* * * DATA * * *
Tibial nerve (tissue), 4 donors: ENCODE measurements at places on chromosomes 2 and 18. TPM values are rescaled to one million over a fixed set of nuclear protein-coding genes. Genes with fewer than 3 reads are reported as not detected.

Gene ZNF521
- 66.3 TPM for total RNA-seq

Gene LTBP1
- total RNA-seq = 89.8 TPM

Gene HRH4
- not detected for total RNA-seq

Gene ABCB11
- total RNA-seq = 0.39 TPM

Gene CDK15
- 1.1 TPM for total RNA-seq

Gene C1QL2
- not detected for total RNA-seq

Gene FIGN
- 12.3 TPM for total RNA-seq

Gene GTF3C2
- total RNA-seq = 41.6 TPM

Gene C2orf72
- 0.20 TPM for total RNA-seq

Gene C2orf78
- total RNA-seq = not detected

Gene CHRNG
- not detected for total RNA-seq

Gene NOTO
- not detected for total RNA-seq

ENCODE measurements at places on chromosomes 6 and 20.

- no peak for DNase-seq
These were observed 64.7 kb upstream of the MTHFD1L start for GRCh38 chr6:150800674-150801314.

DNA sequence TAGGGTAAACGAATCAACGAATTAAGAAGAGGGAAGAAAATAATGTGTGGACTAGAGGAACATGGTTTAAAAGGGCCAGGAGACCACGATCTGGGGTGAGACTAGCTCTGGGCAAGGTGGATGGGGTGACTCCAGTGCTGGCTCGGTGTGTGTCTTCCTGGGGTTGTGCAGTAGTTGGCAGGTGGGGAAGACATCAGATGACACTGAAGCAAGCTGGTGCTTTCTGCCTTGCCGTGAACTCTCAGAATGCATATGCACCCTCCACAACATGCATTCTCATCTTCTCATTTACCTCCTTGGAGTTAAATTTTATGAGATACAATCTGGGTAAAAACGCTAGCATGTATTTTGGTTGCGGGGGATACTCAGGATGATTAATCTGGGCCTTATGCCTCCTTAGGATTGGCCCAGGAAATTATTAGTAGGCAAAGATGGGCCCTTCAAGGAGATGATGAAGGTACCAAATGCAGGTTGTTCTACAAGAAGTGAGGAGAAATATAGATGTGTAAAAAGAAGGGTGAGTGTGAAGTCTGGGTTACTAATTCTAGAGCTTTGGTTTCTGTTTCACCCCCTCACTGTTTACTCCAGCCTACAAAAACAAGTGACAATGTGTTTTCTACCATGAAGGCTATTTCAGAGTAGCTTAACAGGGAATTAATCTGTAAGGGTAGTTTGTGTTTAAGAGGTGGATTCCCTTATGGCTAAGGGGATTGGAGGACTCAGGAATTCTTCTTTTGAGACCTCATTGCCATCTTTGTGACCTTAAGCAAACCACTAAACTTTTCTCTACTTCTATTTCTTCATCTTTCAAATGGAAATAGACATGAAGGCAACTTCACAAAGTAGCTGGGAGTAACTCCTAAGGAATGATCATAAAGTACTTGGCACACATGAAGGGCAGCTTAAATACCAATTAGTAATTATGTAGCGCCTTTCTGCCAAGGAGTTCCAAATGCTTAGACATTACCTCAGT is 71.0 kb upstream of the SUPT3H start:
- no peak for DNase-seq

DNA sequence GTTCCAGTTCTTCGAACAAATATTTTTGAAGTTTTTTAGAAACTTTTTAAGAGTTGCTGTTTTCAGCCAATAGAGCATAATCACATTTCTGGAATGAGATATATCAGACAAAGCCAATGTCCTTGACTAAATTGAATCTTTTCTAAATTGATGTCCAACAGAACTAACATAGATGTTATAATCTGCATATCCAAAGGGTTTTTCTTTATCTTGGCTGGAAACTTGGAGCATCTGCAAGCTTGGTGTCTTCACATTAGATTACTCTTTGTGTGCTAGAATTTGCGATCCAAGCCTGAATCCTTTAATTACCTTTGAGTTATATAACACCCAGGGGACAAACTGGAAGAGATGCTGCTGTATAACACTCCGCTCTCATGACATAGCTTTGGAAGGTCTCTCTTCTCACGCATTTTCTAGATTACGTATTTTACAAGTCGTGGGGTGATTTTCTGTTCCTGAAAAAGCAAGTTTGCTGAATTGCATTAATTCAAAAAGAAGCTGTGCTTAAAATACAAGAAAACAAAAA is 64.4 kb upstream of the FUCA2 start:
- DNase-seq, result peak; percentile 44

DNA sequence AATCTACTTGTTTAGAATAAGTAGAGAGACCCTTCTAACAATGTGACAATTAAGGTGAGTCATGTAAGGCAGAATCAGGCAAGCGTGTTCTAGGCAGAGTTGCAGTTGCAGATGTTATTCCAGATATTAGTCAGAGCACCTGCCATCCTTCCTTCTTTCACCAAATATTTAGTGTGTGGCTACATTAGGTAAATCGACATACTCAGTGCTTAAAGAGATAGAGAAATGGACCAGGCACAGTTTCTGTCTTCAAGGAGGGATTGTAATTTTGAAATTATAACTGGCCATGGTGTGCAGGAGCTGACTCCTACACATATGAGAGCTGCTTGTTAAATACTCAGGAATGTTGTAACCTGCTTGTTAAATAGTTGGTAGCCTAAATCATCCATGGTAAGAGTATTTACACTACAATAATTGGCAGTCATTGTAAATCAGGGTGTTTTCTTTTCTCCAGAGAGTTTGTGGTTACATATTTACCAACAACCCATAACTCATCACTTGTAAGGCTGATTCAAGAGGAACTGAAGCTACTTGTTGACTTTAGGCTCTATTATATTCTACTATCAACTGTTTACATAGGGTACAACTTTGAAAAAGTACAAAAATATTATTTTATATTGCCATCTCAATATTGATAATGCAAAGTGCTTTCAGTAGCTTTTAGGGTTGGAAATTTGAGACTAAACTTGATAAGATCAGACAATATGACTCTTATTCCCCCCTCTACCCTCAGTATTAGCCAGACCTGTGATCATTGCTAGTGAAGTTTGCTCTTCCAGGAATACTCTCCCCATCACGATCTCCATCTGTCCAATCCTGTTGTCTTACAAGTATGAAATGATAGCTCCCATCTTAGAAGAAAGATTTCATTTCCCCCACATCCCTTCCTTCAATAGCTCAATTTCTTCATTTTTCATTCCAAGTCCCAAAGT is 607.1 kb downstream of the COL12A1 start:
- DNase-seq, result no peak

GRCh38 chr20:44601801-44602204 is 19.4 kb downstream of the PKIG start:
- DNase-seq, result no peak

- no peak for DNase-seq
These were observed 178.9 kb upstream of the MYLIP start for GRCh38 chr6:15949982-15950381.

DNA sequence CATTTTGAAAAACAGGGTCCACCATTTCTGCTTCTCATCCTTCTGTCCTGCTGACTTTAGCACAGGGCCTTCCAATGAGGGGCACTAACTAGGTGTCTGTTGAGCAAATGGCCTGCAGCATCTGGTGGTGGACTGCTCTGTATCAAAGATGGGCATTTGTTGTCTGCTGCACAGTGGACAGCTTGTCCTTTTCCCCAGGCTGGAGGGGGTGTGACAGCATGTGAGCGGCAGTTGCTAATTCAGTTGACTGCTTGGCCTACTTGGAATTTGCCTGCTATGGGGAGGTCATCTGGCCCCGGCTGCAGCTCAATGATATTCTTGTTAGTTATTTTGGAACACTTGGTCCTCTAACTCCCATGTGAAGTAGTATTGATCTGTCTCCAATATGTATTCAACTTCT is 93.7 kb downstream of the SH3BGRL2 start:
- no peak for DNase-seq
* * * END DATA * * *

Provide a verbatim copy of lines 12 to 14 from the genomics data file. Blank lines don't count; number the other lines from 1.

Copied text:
Gene C1QL2
- not detected for total RNA-seq

Gene FIGN